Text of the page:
Abstract/Details

Tissue-targeted metabonomics: Metabolic profiling by microdialysis and NMR spectroscopy


2008 2008

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Abstract (summary)

This research offers an alternative approach to the study of tissue-specific metabolism by metabonomics, called tissue-targeted metabonomics. Microdialysis sampling was used to sample small endogenous metabolites in tissue extracellular fluid. Samples were then analyzed by proton nuclear magnetic resonance spectroscopy. The research explored analytical and biological considerations for this method. Data treatment, including integration of the NMR spectra and normalization to standards, was optimized for different dialysate types. Time trends in the basal metabolism of liver and heart tissues were described, as were the metabolic effects of anesthesia, circadian rhythms and animal activity. After the method was developed and basal metabolism was adequately characterized, tissue-targeted metabonomics was used to study oxidative stress, induced locally by perfusing doxorubicin through a probe in the liver. Results indicated a localized metabolic response to the doxorubicin dose in awake rats, illustrating the potential of tissue-targeted metabonomics to monitor localized metabolic changes for many applications.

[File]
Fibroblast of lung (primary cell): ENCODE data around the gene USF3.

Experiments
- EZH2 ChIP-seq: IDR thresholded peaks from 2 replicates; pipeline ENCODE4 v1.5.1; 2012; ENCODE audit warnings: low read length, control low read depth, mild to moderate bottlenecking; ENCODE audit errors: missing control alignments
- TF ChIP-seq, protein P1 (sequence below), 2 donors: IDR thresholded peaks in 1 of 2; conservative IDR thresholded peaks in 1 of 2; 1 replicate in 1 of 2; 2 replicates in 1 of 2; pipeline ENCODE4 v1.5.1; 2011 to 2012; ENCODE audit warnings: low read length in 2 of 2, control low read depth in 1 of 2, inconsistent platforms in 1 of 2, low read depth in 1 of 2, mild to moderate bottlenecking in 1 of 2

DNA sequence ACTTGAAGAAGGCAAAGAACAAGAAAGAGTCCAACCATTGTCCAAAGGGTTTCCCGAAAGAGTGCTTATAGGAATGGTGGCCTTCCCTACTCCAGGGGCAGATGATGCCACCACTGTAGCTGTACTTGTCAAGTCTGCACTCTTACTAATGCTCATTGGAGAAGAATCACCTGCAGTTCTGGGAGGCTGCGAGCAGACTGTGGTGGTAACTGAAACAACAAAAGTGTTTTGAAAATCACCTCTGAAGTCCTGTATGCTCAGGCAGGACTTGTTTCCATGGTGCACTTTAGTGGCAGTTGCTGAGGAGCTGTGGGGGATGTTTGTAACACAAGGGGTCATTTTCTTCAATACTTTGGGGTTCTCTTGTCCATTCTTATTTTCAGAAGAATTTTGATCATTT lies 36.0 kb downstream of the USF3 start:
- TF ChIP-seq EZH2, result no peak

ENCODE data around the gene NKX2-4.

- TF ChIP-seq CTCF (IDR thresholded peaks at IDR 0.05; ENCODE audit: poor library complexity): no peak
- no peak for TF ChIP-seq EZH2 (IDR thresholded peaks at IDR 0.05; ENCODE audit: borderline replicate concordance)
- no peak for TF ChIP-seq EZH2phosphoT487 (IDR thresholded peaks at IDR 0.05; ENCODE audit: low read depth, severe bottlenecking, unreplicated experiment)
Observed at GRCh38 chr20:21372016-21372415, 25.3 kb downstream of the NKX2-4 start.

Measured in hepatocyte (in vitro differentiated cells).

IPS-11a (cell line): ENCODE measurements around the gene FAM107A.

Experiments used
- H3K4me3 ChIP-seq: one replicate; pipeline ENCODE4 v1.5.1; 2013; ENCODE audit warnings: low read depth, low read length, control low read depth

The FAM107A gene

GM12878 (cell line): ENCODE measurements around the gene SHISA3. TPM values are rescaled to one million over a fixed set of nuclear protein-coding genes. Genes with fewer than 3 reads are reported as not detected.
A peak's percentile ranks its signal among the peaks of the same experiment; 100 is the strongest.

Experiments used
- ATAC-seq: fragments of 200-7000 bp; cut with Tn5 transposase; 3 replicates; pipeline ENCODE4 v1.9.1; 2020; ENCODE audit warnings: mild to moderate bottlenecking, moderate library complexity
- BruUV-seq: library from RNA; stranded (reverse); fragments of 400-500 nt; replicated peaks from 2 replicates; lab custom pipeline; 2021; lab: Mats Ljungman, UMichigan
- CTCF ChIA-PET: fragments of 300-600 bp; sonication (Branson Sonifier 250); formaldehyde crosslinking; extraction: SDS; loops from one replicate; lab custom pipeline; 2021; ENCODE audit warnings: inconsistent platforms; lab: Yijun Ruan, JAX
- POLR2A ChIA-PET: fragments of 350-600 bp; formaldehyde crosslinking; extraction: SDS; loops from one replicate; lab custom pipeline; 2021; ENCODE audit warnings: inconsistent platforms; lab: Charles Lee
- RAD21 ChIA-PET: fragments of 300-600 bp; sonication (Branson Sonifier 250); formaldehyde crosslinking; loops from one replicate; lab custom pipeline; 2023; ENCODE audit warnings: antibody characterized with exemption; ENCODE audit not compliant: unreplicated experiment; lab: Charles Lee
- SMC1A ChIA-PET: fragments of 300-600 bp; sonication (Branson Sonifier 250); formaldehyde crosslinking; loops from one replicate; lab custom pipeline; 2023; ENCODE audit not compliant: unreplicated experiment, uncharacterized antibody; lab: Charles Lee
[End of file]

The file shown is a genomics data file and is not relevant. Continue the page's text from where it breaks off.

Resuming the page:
Indexing (details)


Subject
Analytical chemistry
Classification
0486: Analytical chemistry
Identifier / keyword
Pure sciences; Metabolic profiling; Metabonomics; Microdialysis; NMR; Oxidative stress
Title
Tissue-targeted metabonomics: Metabolic profiling by microdialysis and NMR spectroscopy
Author
Price, Kristin Elizabeth
Number of pages
257
Publication year
2008
Degree date
2008
School code
0099
Source
DAI-B 70/03, Dissertation Abstracts International
Place of publication
Ann Arbor
Country of publication
United States
ISBN
9781109062953
Advisor
Lunte, Craig E.
Committee member
Desaire, Heather; Dunn, Bob; Larive, Cindy K.; Laurence, Jennifer
University/institution
University of Kansas
Department
Chemistry
University location
United States -- Kansas
Degree
Ph.D.
Source type
Dissertations & Theses
Language
English
Document type
Dissertation/Thesis
Dissertation/thesis number
3349943
ProQuest document ID
304616375
Copyright
Database copyright ProQuest LLC; ProQuest does not claim copyright in the individual underlying works.
Document URL
http://search.proquest.com/docview/304616375
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